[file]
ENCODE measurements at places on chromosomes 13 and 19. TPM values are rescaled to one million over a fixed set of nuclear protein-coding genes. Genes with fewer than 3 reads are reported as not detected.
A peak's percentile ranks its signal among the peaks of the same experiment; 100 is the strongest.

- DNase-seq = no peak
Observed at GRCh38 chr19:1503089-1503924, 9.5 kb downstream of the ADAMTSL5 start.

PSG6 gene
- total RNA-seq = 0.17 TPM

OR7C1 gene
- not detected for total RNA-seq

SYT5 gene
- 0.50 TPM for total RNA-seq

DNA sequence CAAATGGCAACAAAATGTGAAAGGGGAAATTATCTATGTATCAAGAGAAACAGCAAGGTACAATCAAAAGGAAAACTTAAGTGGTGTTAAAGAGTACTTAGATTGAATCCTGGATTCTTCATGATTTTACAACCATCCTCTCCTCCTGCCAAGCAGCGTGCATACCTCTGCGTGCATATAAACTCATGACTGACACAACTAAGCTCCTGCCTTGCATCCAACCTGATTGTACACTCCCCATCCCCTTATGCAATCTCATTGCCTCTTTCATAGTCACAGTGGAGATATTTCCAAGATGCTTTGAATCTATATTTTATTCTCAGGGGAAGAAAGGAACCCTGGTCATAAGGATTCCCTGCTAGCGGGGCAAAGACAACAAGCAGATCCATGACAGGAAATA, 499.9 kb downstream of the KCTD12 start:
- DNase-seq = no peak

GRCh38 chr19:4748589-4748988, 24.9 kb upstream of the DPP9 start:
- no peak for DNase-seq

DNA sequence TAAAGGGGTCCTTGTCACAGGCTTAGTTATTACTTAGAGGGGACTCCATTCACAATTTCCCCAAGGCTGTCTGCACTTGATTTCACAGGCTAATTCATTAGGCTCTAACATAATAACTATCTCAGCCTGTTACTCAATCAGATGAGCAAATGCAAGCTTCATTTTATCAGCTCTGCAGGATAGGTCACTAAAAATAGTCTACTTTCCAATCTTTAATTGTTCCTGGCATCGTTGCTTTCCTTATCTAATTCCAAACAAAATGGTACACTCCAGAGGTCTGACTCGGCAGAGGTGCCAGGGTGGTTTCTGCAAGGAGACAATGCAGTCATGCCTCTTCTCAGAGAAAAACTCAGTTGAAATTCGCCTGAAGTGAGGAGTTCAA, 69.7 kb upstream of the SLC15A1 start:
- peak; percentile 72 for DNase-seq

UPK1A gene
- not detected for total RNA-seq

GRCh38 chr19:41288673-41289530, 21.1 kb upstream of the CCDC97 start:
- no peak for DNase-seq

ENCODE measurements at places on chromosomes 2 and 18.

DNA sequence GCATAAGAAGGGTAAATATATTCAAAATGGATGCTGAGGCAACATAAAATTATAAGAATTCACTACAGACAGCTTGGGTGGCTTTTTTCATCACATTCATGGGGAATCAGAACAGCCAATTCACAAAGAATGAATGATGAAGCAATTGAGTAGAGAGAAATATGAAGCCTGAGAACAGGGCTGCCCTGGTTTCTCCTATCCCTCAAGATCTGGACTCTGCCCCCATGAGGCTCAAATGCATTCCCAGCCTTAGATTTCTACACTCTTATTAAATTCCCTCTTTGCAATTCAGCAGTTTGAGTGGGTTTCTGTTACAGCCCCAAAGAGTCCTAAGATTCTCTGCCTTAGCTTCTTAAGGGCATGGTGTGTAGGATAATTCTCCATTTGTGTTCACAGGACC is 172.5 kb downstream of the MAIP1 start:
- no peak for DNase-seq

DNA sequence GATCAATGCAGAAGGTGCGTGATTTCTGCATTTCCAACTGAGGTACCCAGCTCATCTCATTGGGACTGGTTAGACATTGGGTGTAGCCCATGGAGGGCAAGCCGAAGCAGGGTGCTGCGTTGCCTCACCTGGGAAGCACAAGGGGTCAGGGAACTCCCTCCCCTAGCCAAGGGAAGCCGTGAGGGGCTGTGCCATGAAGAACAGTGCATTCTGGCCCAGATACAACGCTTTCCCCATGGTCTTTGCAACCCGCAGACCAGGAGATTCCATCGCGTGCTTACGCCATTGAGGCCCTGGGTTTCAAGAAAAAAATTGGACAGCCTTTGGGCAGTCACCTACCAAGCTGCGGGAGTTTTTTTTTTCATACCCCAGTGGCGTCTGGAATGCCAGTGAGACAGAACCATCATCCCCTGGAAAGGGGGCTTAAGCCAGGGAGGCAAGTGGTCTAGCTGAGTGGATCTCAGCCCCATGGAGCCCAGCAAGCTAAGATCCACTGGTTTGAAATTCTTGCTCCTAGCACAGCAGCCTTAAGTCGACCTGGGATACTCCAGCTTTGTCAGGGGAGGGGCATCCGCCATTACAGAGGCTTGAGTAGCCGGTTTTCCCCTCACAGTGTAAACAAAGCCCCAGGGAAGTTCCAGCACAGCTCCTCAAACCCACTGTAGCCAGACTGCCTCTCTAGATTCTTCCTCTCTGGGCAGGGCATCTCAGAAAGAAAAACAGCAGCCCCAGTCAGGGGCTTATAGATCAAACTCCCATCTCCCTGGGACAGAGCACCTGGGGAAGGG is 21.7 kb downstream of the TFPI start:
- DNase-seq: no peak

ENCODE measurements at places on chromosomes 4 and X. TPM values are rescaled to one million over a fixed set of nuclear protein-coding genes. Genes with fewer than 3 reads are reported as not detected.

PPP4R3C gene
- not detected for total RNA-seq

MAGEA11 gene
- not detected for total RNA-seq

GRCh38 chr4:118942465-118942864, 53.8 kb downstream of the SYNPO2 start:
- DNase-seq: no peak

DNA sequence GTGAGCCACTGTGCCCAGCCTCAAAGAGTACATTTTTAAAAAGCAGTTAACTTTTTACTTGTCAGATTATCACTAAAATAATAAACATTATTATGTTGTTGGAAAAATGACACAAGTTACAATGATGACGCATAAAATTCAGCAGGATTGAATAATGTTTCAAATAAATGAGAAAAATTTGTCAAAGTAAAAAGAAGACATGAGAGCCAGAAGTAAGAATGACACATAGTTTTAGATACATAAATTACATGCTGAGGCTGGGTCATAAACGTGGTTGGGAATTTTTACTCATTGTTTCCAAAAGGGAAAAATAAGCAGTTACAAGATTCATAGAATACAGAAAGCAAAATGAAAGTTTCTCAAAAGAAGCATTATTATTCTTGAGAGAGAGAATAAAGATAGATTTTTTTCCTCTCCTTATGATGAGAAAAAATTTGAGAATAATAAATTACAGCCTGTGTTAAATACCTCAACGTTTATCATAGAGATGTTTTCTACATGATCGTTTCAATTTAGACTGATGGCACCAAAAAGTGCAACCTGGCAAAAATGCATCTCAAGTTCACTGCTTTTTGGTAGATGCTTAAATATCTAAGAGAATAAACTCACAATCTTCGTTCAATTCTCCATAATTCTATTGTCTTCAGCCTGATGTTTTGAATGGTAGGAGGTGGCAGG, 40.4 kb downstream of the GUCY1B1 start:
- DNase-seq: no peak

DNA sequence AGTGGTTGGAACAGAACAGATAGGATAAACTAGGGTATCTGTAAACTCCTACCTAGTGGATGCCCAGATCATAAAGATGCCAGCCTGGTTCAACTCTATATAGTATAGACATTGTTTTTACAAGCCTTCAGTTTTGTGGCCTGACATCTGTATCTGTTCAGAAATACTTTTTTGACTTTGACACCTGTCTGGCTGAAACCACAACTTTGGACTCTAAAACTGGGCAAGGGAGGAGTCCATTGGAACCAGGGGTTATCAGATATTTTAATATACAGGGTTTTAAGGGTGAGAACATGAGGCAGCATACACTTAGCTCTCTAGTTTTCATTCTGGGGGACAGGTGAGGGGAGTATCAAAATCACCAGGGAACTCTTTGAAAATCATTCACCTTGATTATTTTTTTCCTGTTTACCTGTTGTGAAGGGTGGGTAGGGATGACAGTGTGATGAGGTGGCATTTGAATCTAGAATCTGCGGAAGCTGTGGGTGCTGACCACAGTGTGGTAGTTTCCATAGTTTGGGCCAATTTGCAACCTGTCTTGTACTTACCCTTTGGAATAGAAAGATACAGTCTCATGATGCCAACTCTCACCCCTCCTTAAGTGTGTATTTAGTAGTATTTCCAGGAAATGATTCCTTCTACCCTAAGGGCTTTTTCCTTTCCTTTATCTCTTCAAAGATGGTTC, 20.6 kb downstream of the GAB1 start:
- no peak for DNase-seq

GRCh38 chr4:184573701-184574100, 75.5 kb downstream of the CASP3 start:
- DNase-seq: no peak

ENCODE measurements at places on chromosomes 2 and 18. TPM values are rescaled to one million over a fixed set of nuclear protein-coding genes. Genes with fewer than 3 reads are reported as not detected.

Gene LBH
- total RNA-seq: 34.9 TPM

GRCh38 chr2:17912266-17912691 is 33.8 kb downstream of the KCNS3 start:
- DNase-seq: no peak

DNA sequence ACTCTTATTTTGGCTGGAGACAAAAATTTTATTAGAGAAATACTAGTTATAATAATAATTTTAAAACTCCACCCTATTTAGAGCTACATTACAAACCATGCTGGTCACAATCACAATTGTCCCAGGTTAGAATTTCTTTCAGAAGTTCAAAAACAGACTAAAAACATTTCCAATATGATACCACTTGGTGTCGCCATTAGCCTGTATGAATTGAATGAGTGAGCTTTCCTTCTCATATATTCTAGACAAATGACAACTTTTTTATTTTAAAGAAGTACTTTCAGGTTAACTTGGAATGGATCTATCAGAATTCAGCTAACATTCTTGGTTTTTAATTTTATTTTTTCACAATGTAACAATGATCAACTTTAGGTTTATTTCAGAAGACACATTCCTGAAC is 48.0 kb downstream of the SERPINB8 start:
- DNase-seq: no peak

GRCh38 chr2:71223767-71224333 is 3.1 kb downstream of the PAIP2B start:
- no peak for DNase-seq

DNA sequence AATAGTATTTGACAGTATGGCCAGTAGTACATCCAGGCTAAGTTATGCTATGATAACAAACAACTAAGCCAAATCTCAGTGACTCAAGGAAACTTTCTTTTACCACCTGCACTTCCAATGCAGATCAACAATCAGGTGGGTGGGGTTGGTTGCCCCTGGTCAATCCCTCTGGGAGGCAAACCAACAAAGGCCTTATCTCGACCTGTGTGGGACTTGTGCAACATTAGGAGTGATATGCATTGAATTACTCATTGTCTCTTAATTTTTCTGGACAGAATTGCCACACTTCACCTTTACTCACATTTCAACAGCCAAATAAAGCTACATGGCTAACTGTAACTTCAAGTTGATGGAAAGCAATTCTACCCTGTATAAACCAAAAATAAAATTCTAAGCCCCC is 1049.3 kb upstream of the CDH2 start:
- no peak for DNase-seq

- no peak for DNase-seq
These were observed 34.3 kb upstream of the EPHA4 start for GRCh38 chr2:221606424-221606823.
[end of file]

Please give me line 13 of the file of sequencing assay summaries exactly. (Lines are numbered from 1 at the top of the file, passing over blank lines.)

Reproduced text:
GRCh38 chr19:4748589-4748988, 24.9 kb upstream of the DPP9 start: